AAP staff report
WASHINGTON (Feb. 29, 2012) — A U.S. delegation has just returned from Beijing following a third exploratory round of bilateral talks between the United States and the Democratic Peoples Republic of Korea (North Korea).
To improve the atmosphere for dialogue and demonstrate its commitment to denuclearization, North Korea has agreed to implement a moratorium on long-range missile launches, nuclear tests and nuclear activities at Yongbyon, including uranium enrichment activities. The North Koreans have also agreed to the return of IAEA inspectors to verify and monitor the moratorium on uranium enrichment activities at Yongbyon and confirm the disablement of the 5-MW reactor and associated facilities.
According to White House spokesperson Victoria Nuland, the U.S. still has profound concerns regarding North Korean behavior across a wide range of areas, but today’s announcement reflects important, if limited, progress in addressing some of these.
“We have agreed to meet with the DPRK to finalize administrative details necessary to move forward with our proposed package of 240,000 metric tons of nutritional assistance along with the intensive monitoring required for the delivery of such assistance,” Nuland stated.
The following points flow from the February 23-24 discussions in Beijing:
• The United States reaffirms that it does not have hostile intent toward the DPRK and is prepared to take steps to improve our bilateral relationship in the spirit of mutual respect for sovereignty and equality.
• The United States reaffirms its commitment to the September 19, 2005 Joint Statement.
• The United States recognizes the 1953 Armistice Agreement as the cornerstone of peace and stability on the Korean Peninsula.
• U.S. and DPRK nutritional assistance teams will meet in the immediate future to finalize administrative details on a targeted U.S. program consisting of an initial 240,000 metric tons of nutritional assistance with the prospect of additional assistance based on continued need.
• The United States is prepared to take steps to increase people-to-people exchanges, including in the areas of culture, education, and sports.
• U.S. sanctions against the DPRK are not targeted against the livelihood of the DPRK people.
On Wednesday, senior Administration officials on the Democratic People’s Republic of Korea, said President Barack Obama and Secretary of State Hilary Rodham Clinton have long made clear the concern for the welfare of the North Korean people. Following an assessment last summer of humanitarian needs in North Korea, the U.S. put forward a proposal designed to feed babies, to feed mothers, to feed the elderly – which is to say the most at-risk marginalized population of North Koreans.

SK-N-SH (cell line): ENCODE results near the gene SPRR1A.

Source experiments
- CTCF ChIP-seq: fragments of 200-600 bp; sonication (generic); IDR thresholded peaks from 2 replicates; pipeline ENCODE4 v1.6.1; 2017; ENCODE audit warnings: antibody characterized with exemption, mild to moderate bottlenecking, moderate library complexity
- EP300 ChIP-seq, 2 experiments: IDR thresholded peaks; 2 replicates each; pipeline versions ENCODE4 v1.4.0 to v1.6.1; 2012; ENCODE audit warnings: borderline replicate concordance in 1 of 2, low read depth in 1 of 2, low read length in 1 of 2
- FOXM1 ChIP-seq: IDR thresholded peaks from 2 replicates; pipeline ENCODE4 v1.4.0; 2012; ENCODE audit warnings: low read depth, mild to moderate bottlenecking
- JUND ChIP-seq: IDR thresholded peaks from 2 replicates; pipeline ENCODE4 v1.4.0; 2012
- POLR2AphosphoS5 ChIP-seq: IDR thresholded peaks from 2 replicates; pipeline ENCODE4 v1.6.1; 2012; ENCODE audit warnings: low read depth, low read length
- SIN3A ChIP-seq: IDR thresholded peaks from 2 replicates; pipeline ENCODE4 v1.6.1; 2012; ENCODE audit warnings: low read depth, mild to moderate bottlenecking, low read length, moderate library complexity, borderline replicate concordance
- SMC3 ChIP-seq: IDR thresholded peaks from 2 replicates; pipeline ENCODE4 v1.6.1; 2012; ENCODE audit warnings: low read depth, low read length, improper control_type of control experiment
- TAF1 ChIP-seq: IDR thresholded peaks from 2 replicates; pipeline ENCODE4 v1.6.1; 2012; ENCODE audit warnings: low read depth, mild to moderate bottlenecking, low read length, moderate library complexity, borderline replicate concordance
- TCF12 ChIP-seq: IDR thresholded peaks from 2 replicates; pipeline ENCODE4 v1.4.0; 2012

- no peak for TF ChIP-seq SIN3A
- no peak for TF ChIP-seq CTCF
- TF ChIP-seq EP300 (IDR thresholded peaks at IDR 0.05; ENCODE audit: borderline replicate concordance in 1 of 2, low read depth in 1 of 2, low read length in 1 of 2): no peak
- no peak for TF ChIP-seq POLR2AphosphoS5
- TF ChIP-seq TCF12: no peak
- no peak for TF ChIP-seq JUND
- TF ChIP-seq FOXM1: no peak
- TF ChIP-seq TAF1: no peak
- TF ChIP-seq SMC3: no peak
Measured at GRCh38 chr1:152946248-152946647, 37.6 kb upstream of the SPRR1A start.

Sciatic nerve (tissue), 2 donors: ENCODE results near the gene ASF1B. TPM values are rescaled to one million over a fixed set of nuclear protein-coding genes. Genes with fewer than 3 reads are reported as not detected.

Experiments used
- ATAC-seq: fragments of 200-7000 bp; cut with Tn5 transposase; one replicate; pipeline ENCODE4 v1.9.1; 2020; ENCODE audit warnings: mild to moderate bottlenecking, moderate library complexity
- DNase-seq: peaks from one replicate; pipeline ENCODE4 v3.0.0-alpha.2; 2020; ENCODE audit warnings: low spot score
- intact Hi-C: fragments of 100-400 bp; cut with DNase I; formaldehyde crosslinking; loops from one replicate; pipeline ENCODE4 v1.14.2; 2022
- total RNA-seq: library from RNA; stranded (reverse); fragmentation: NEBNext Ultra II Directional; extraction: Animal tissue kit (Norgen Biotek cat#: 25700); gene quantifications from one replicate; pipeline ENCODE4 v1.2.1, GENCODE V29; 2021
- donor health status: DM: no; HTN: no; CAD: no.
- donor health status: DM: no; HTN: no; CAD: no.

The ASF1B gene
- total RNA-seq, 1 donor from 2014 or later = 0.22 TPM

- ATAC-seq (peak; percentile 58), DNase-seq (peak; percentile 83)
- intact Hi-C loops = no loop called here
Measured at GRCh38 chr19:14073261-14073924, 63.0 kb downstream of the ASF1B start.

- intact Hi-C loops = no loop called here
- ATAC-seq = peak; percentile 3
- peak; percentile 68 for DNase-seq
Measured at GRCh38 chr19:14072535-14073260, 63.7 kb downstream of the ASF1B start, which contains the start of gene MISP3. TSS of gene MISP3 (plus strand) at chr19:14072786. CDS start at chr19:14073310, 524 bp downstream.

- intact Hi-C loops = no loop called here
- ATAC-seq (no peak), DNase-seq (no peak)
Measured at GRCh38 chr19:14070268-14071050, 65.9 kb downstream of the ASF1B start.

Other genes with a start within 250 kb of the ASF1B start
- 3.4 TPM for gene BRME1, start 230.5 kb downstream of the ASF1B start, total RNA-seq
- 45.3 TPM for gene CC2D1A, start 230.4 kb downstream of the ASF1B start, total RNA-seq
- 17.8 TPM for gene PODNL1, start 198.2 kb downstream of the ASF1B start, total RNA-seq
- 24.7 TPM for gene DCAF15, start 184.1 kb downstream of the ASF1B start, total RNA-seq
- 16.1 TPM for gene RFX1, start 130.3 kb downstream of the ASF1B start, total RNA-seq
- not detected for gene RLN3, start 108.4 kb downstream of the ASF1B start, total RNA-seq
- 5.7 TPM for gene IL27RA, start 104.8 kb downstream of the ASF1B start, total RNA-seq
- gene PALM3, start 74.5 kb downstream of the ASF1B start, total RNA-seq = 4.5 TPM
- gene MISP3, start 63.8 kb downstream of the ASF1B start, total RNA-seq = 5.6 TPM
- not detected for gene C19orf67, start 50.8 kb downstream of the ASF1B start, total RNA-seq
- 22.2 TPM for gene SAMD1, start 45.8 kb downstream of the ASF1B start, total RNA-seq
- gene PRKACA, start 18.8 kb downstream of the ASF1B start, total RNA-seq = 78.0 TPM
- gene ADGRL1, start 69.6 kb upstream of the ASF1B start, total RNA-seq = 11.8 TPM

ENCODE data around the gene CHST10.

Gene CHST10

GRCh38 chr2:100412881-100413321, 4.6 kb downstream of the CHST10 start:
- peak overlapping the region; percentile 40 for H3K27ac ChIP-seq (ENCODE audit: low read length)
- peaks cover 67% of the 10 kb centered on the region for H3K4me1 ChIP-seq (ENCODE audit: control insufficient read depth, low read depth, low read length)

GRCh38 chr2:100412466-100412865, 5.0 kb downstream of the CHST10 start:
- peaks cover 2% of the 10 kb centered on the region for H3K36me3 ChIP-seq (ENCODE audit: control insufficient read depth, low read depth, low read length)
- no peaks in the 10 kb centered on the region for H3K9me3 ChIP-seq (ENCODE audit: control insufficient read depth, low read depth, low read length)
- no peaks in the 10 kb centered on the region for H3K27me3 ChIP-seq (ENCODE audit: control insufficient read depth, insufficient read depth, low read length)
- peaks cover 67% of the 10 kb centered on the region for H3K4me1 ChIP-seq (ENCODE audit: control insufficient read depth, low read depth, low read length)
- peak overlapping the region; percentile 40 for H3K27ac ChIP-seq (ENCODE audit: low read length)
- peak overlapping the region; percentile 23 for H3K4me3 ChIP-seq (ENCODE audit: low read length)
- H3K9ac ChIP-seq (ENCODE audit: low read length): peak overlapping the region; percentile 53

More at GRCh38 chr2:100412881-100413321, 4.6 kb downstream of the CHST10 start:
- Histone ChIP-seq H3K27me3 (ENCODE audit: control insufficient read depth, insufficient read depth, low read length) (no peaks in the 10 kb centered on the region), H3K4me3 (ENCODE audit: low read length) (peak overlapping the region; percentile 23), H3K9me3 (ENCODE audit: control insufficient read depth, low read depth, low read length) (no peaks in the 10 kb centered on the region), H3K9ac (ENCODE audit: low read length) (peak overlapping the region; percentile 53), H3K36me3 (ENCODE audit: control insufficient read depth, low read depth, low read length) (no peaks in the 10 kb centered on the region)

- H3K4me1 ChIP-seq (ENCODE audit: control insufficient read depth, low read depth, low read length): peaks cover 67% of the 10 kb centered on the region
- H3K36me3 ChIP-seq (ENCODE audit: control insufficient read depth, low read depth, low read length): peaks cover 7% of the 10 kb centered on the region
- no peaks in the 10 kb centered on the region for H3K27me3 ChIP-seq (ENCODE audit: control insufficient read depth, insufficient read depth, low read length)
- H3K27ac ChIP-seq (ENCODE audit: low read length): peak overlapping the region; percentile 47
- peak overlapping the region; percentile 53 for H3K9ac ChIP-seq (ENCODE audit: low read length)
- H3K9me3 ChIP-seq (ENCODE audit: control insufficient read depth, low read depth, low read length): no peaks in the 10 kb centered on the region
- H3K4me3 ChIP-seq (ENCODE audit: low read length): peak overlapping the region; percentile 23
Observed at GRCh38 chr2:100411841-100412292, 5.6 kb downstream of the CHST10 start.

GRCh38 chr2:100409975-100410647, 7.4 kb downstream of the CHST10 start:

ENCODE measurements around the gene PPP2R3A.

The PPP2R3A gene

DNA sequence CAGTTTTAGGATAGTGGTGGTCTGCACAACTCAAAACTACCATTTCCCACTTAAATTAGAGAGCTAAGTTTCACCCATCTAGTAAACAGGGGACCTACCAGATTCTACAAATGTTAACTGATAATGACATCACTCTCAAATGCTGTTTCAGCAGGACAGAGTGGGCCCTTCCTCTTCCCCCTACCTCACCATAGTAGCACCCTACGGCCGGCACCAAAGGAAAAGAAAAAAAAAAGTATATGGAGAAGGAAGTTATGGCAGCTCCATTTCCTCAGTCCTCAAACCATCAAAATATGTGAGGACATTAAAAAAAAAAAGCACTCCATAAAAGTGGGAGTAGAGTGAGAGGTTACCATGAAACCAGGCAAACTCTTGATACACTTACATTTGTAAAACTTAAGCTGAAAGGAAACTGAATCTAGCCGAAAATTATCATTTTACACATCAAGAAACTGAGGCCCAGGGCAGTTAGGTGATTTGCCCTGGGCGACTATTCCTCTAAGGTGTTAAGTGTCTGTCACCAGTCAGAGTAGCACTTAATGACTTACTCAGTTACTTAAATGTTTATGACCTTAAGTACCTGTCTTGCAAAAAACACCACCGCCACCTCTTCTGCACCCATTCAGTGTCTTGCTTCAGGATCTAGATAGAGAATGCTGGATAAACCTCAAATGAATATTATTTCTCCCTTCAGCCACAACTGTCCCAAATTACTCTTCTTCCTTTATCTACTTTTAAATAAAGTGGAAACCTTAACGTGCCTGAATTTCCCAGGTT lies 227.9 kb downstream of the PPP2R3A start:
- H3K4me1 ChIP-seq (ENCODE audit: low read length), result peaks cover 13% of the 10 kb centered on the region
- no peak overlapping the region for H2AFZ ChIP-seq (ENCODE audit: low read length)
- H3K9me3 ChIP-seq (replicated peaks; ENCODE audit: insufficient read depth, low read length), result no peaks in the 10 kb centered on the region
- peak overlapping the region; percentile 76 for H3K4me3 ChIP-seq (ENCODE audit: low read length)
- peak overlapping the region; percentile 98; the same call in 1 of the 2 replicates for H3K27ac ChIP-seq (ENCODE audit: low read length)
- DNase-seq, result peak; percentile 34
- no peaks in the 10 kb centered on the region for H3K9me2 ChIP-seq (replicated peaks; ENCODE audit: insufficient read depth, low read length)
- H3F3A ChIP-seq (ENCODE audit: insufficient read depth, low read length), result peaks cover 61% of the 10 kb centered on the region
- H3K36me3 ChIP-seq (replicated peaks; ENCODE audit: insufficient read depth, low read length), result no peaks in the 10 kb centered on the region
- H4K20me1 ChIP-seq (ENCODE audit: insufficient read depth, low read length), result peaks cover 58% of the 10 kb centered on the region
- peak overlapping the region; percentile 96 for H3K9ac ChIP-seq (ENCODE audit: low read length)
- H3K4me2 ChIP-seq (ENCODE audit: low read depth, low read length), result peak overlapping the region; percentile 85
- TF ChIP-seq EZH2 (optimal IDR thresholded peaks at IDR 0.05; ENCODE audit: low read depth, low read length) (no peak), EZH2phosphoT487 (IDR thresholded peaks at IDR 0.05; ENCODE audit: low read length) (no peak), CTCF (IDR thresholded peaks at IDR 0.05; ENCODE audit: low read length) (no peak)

“These are people whom the regime either cannot or has chosen not to feed,” Nuland stated. “And the plan to provide nutritional assistance included monitoring requirements designed to ensure that the right type of food gets to the right people.”
Until the meeting in Beijing last week, the North Koreans had declined to allow the program to go forward. Officials said they demanded large quantities of rice and grain that could be, in our view, diverted to elites or to the military.
The North Koreans have now dropped demands and agreed to the program as proposed, with an understanding that further assistance would be based on verified need.
“This progress today is a direct result of close coordination with our key partners. Close coordination with the Republic of Korea deprived the North of the chance to drive a wedge between us or to weaken our strong alliance,” Nuland stated. “As we move forward with the DPRK, we will continue to place great emphasis on the need for the North to pursue rapprochement and reconciliation with the South through sustained and substantive inter-Korean contacts.”
The steps are positive but modest. The State Department hopes that eventually the Six-Party talks will build on this progress and set the stage for a real and lasting multilateral phase. Officials believe this is an initial sign of Pyongyang’s seriousness of purpose to move into substantive and meaningful negotiations on denuclearization.